To the consumerization of computing, add the Yammerfication of Office 365. At the keynote of its SharePoint Conference 2014 Monday, Microsoft announced a host of new social collaboration features with Office 365 and Yammer. Will these vastly improve organizational communication, be extremely confusing, or both? Read on.
I’m going to be brief here, so if you want the full story on the Microsoft’s new Yammer-centric initiatives, here are the places to start. Jared Spataro, the General Manager of Enterprise Social at Microsoft posted on the Office blog Monday and also participated in the keynote at the SharePoint Conference. If you want the big presentation, the SharePoint Conference keynote video is available on Microsoft Channel 9. Spataro’s blog post is the single best source to all this that I’ve found so far. In particular, the screen shots are really clear. Be sure to click on the “work like a network” link in his post. It goes to a video that expresses the vision. I summarize it as “our company can be one big family on Facebook, only it’s Yammer.”
I’m not just trying to be funny. “Work like a network” is becoming a Microsoft pitch. The idea is that we should apply the collaboration that we’ve learned from social networks into our business collaboration. This idea has great potential. Social networks like Facebook and Google Now are moving to present us with information they have decided is relevant to us by examining our behavior: who we like, what we read, what we seek, where we are, etc.
Certainly most organizations could use a lot of help managing information. Most of the ones we work with are still wandering around on their network shared drives and trying to figure out how to manage their email. So addressing these issues with solutions that are as easy to use as Facebook (well, almost) has great appeal. On the other hand, if you’ve already invested a lot of effort into addressing these issues with something like SharePoint, you’re going to have to adjust to a new metaphor. Hopefully, this one will go down easier than Metro.
Back to the content: Microsoft announced four big innovations for users. Others were announced for developers and “IT pros.” The four innovations are the Office Graph, Oslo, the Groups Experience and Inline Social Experiences. The Office Graph is an underlying technology. Oslo is the code name for a brand-new application. The two Experiences are integrations of Yammer with Office 365 apps.
The Office Graph
The Office Graph is an extension of Yammer’s Enterprise Graph. It records events in Yammer such as likes, posts, replies, shares and uploads. It maps the relationships between them. Microsoft will be extending this mapping to Office in general, including signals from email, social conversations, documents, sites, instant messages, meetings, etc. Using this map should allow users to be given information of relevance. I wasn’t able to find out exactly how this works. It sounds like the mapping that Facebook does of its users’ activities, that allows them to place ads contextually, but I’m sure there’s more to it than that.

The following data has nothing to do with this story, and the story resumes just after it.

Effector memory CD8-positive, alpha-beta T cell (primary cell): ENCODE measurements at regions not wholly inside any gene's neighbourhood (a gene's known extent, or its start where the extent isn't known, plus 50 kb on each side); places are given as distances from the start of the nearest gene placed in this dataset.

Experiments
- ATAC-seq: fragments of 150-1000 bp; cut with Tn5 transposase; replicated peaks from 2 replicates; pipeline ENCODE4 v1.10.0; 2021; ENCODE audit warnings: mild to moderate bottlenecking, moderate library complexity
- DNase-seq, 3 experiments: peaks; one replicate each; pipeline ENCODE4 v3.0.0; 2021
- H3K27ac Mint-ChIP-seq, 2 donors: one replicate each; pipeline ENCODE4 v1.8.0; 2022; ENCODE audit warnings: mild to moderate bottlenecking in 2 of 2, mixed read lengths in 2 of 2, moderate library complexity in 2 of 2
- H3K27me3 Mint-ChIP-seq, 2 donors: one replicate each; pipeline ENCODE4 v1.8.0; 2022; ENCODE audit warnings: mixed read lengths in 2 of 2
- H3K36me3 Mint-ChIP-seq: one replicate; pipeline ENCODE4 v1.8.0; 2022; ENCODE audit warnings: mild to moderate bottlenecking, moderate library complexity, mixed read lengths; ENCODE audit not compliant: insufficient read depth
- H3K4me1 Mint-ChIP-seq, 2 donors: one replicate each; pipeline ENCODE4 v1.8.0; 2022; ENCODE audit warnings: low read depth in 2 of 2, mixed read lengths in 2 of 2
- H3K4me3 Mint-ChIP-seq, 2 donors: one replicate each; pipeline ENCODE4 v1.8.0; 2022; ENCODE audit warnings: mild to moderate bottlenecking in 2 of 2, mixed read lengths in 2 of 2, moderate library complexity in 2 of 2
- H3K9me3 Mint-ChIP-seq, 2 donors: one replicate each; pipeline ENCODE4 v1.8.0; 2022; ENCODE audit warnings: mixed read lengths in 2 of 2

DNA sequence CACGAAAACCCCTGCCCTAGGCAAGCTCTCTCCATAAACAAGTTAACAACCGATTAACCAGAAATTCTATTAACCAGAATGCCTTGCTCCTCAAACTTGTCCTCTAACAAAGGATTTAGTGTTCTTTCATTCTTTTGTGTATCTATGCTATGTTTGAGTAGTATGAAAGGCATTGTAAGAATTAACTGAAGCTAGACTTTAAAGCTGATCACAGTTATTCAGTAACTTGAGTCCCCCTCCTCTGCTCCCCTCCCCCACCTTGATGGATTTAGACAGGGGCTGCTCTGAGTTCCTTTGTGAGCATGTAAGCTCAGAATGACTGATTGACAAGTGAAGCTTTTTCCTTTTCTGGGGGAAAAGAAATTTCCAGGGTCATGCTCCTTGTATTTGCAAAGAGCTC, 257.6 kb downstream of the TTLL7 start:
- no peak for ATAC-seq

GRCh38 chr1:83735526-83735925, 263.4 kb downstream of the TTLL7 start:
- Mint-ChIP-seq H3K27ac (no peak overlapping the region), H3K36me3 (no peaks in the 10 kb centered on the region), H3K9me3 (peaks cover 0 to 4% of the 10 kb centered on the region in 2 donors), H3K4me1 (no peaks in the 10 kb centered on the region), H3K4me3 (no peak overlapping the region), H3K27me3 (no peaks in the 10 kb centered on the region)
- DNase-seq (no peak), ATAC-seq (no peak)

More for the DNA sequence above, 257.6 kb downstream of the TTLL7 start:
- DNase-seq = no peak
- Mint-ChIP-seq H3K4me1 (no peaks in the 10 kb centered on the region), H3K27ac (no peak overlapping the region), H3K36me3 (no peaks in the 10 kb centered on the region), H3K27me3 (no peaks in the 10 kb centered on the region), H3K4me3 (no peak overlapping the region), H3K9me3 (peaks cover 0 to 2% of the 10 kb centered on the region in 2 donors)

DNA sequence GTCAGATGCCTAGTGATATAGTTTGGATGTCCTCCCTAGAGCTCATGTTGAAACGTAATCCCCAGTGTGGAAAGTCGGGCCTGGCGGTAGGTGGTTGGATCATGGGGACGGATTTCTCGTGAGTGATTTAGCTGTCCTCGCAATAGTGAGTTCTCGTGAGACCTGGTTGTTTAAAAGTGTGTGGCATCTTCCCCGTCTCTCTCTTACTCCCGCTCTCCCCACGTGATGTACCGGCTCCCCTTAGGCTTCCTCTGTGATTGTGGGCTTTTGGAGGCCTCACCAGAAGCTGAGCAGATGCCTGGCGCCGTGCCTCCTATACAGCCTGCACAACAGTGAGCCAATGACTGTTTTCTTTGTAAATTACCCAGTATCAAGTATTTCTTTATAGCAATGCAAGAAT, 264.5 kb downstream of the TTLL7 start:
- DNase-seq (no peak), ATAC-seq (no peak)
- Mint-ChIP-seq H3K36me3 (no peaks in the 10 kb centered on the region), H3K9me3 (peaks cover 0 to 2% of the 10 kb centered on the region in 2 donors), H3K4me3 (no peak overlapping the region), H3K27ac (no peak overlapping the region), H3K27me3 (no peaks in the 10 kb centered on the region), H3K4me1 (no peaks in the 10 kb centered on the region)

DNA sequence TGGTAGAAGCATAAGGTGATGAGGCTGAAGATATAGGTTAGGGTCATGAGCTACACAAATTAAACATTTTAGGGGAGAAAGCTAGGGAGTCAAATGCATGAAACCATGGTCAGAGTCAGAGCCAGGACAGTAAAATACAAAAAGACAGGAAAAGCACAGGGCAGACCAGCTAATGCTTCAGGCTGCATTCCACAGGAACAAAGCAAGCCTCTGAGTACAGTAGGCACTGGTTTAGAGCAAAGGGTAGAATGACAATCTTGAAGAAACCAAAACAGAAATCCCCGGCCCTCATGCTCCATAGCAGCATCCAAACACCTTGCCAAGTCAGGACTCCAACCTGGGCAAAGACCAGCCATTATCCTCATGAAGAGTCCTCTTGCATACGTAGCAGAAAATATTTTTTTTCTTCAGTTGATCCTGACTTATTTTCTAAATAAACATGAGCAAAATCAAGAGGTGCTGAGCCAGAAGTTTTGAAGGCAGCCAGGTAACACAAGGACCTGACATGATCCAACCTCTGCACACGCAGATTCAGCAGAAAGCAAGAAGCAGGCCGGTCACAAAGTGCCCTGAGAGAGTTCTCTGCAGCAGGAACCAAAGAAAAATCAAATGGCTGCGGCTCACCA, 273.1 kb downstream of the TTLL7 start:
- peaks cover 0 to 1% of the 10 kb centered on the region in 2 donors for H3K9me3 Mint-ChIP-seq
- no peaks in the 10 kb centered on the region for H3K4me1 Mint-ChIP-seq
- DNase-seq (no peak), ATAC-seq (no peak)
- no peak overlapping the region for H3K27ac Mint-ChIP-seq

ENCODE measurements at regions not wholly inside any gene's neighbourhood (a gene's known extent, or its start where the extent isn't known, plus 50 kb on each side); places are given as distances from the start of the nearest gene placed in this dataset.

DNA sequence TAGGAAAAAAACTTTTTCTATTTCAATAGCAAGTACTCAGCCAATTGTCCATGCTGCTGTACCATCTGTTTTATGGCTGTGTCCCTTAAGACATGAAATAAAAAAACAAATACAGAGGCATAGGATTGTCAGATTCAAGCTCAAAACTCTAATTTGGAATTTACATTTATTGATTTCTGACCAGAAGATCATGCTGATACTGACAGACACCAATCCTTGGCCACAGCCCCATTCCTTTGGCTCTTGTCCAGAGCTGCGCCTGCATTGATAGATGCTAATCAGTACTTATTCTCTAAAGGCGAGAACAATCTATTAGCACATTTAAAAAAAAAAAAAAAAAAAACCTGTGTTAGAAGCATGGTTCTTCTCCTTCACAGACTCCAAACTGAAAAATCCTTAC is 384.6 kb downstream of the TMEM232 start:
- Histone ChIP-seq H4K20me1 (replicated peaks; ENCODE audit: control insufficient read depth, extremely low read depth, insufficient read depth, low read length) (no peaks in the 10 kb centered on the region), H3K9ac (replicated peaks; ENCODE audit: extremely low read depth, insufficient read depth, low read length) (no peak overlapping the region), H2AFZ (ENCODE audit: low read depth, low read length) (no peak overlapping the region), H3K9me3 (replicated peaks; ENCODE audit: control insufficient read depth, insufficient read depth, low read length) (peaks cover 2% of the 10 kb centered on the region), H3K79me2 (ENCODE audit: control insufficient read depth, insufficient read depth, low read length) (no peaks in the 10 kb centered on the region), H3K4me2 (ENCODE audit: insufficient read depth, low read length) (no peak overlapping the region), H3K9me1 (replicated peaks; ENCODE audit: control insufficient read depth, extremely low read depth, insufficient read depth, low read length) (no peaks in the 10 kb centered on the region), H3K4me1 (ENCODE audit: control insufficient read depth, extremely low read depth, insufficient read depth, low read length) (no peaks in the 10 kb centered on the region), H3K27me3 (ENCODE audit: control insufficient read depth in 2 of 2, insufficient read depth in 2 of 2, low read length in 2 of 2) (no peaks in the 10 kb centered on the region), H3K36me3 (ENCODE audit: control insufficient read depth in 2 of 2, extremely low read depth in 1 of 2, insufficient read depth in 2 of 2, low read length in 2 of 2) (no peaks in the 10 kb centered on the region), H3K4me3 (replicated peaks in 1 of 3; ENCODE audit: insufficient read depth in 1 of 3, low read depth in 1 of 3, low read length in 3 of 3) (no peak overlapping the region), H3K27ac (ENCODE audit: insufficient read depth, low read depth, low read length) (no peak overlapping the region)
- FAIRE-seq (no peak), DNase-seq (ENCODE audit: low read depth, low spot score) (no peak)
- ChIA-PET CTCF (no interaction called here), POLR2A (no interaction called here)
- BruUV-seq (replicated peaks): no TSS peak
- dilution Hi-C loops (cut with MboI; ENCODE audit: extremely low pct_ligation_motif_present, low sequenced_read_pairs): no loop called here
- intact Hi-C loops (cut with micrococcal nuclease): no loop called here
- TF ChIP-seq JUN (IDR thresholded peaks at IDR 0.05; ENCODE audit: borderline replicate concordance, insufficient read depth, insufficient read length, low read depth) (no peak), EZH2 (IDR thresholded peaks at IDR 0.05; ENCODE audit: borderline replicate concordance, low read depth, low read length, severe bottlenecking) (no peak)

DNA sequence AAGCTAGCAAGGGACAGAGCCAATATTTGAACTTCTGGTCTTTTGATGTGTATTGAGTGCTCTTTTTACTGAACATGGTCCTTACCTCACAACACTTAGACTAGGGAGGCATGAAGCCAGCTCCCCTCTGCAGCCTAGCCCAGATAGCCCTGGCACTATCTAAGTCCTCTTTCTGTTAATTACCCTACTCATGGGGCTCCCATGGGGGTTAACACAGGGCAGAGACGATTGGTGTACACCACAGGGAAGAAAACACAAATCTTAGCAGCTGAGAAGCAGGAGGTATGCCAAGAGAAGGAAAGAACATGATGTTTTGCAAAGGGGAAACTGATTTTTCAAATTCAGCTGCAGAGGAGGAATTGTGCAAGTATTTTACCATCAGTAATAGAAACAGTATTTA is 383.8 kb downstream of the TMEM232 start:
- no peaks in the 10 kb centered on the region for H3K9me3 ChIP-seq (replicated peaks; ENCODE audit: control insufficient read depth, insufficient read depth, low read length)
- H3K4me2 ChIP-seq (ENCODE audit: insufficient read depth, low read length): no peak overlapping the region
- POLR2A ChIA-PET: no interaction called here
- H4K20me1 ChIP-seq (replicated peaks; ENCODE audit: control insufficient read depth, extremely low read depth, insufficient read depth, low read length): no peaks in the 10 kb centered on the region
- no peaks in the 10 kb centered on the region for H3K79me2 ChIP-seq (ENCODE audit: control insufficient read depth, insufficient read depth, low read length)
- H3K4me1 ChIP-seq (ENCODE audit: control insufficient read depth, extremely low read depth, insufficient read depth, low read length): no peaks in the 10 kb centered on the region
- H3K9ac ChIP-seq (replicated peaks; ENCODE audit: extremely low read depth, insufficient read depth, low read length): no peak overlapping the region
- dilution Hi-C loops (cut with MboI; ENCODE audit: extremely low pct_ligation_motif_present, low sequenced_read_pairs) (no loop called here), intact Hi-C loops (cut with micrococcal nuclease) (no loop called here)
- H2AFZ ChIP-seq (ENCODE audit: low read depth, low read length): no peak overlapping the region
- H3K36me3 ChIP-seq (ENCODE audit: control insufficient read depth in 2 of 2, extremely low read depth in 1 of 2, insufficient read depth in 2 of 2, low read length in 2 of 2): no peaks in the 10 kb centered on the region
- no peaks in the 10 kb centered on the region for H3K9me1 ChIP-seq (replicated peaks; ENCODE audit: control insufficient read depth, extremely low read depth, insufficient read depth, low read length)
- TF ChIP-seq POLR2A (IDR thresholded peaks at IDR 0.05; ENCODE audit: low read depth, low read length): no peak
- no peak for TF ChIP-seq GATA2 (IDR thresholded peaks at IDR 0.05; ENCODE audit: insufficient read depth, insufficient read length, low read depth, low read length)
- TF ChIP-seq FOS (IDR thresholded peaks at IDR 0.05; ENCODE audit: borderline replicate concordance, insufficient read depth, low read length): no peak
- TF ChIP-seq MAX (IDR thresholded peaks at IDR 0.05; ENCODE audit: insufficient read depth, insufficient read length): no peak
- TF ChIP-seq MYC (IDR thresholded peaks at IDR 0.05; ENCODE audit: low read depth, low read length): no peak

Oslo is a new application (not to be confused with the old Oslo app that shows up in searches on Microsoft.com). It builds on the Office Graph, allowing users to access information in categories like “presented to me,” “liked by me,” “shared with me,” “modified by me,” “trending around me,” and “viewed by me.” Information in the selected category is displayed on cards in the Oslo page. Spataro’s blog post, referenced above, has a couple of nice screen shots that may help…
The Groups Experience
This appears to be an easy way to set up groups in Yammer. The new thing is its extension across all the Office 365 apps. You will be able to create a group while in any Office 365 app and immediately provision the group with an inbox, social feed, calendar and document library. You will be able to combine group information with your individual information inside Office apps. For example, the group calendar can be displayed along with your personal entries in your Outlook calendar. You will be able to display your Yammer feed inside Outlook. You will be able to see your Yammer entries in your inbox. I’m sure there’s more.
Inline Social Experiences: Office 365 and Yammer
I’m just going to quote Spataro here, in case you didn’t link to his post: “We’re adding Yammer conversations to documents in SharePoint Online and OneDrive for Business; we’re making it easy to post updates, documents, and emails to Yammer from SharePoint Online and Outlook; and we’re continuing to enhance the integrated social capabilities in Microsoft Dynamics CRM. In the future, we’ll integrate Yammer with Lync and Skype to enable a full spectrum of social interactions, from asynchronous posts to audio and video.”
What Does It All Mean?
I think Microsoft has realized that people regard SharePoint as more difficult to use than many of the new collaboration apps. In order to compete it has to become fundamentally more social. This is true even though SharePoint has a lot of features that most collaboration apps lack. It’s not going to be either/or; it’s not “Goodbye SharePoint, Hello Yammer!” by any means. But things are “trending,” as one might say, in that direction. Near the end of his post, Spataro says, “While we’re committed to another on-premises release of SharePoint Server – and we’ll maintain its social capabilities – we don’t plan on adding new social features. Our investments in social will be focused on Yammer and Office 365, so that we can innovate quickly and take advantage of the viral user adoption that is so important to the natural network effect that makes social so powerful.”
What will happen next? Veteran Microsoft watcher Mary Jo Foley reported Monday that Oslo will be available to Office 365 users in H2 2014. Oslo is part of an Office 365 Early Adopter Program to which Microsoft is currently recruiting users.